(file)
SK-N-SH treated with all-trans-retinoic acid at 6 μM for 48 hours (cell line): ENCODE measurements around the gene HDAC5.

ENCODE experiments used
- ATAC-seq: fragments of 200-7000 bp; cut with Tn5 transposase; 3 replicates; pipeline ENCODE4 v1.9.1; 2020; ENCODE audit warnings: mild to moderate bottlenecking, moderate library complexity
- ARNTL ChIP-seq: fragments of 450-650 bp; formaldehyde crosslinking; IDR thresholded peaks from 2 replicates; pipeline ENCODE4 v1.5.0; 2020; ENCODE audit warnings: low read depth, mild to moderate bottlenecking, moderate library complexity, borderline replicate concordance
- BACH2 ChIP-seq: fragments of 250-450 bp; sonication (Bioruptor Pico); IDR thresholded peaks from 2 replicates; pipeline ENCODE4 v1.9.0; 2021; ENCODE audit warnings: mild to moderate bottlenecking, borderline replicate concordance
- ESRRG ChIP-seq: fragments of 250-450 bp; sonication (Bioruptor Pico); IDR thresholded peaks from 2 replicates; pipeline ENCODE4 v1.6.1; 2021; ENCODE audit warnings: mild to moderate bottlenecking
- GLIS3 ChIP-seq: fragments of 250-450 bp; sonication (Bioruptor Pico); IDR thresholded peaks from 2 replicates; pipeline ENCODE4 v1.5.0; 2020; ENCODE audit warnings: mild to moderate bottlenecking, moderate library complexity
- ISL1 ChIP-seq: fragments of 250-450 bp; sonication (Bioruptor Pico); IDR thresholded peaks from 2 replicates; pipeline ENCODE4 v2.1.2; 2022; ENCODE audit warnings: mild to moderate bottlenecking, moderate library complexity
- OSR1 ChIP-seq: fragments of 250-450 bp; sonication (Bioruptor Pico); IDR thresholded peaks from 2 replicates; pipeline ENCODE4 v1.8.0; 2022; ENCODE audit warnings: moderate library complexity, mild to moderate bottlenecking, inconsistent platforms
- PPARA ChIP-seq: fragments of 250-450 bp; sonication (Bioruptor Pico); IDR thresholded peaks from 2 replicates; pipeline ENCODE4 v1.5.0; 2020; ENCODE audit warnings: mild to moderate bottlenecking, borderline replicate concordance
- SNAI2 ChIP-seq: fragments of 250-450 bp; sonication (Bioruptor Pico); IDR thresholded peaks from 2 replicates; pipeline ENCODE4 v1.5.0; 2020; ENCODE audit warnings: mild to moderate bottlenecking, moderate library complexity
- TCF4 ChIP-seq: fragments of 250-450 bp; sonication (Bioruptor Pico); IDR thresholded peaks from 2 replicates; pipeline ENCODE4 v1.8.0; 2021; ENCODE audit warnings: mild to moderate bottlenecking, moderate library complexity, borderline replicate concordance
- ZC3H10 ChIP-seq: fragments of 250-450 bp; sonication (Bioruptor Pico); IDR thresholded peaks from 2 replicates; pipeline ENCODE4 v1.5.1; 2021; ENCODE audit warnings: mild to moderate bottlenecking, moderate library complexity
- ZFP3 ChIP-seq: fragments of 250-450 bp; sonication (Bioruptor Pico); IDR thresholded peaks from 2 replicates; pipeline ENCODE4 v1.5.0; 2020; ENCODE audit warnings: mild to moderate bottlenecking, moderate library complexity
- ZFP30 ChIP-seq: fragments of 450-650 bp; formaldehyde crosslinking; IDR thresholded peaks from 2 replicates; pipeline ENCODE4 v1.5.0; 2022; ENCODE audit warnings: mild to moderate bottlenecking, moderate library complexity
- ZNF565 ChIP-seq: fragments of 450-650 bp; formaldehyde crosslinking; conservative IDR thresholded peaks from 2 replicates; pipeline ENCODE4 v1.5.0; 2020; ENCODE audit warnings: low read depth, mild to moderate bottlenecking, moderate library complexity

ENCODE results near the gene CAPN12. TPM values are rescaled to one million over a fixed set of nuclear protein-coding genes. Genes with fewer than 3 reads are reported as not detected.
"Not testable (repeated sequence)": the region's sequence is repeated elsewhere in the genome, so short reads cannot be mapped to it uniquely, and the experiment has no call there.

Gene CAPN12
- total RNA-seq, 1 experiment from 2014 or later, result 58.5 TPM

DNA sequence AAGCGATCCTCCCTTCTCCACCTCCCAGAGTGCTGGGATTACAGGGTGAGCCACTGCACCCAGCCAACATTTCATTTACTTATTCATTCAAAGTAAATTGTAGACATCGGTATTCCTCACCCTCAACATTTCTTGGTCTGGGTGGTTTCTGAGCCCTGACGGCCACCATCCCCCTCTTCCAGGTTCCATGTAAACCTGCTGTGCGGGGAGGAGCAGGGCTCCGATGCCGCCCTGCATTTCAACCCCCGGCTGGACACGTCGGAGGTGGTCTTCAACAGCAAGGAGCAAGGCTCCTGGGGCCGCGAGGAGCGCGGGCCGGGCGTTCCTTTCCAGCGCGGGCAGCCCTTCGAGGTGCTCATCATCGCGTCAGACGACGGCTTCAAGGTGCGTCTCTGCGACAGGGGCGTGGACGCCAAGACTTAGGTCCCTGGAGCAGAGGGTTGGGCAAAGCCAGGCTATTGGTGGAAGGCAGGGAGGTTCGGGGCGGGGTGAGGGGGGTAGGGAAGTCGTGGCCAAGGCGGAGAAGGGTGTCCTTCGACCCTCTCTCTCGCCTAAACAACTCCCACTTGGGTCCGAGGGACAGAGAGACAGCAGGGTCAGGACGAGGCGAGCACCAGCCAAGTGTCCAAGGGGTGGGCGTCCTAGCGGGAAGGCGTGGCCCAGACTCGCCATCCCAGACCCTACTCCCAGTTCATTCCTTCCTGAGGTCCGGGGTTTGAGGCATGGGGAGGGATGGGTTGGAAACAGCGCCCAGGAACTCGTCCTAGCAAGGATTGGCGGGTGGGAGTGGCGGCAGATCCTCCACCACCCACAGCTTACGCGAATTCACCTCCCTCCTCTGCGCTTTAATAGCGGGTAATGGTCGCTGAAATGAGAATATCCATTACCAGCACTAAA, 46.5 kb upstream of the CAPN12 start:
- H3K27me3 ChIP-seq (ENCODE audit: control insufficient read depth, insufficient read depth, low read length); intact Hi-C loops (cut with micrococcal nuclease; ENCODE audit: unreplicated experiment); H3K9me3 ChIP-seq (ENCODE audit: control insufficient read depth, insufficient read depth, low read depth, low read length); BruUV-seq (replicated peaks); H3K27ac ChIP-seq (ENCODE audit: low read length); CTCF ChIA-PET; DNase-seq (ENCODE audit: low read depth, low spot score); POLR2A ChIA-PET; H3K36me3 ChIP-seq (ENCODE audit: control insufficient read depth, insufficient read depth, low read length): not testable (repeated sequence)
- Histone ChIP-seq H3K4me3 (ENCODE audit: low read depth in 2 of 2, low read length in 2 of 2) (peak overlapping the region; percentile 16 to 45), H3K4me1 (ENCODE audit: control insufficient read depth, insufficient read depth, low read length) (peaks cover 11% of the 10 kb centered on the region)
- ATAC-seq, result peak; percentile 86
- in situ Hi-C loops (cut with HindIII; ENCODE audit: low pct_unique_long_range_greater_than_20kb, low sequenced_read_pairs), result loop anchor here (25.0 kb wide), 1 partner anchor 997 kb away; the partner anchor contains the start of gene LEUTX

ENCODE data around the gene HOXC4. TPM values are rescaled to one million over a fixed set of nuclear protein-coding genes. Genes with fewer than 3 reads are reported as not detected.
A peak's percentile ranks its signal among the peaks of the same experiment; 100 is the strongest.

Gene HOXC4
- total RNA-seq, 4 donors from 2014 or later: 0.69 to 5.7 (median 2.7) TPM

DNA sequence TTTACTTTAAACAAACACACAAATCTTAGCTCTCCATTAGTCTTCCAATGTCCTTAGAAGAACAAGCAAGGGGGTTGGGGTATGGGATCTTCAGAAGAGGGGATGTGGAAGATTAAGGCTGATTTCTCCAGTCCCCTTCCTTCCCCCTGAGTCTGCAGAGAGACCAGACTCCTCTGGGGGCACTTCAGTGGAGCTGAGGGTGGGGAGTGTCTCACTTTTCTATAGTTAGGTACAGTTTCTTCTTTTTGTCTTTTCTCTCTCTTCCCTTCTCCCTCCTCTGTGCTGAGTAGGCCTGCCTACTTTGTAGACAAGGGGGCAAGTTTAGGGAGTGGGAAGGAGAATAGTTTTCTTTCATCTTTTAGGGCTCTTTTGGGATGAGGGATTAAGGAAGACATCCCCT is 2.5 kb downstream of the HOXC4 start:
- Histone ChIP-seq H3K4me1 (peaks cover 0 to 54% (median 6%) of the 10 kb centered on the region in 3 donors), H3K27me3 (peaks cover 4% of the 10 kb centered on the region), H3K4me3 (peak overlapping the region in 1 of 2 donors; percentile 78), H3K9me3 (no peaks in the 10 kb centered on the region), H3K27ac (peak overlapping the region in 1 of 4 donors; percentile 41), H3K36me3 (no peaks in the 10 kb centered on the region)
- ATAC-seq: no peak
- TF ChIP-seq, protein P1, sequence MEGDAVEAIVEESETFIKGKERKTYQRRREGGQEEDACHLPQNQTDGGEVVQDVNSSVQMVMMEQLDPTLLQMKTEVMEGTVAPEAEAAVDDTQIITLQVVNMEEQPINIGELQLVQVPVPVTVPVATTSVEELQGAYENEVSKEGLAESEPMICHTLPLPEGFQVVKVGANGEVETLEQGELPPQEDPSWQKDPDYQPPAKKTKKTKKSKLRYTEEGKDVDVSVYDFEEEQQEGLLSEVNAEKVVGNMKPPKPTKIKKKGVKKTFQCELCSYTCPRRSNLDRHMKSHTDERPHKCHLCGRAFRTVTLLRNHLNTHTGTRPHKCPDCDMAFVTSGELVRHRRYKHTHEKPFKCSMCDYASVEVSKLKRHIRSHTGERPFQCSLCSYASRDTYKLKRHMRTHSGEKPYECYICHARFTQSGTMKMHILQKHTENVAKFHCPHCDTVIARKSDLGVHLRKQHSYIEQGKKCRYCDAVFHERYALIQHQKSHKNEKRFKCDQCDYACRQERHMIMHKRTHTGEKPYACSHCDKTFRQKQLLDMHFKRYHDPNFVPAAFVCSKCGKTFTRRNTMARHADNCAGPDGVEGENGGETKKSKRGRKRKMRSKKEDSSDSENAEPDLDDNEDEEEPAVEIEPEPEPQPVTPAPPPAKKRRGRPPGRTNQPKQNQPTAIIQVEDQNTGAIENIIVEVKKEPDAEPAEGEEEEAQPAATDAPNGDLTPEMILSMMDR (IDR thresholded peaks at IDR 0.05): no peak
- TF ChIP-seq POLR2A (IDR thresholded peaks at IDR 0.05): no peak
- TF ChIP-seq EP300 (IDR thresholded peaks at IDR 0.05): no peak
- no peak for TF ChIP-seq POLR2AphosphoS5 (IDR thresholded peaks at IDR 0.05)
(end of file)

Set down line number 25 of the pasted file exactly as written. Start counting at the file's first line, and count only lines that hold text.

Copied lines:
- in situ Hi-C loops (cut with HindIII; ENCODE audit: low pct_unique_long_range_greater_than_20kb, low sequenced_read_pairs), result loop anchor here (25.0 kb wide), 1 partner anchor 997 kb away; the partner anchor contains the start of gene LEUTX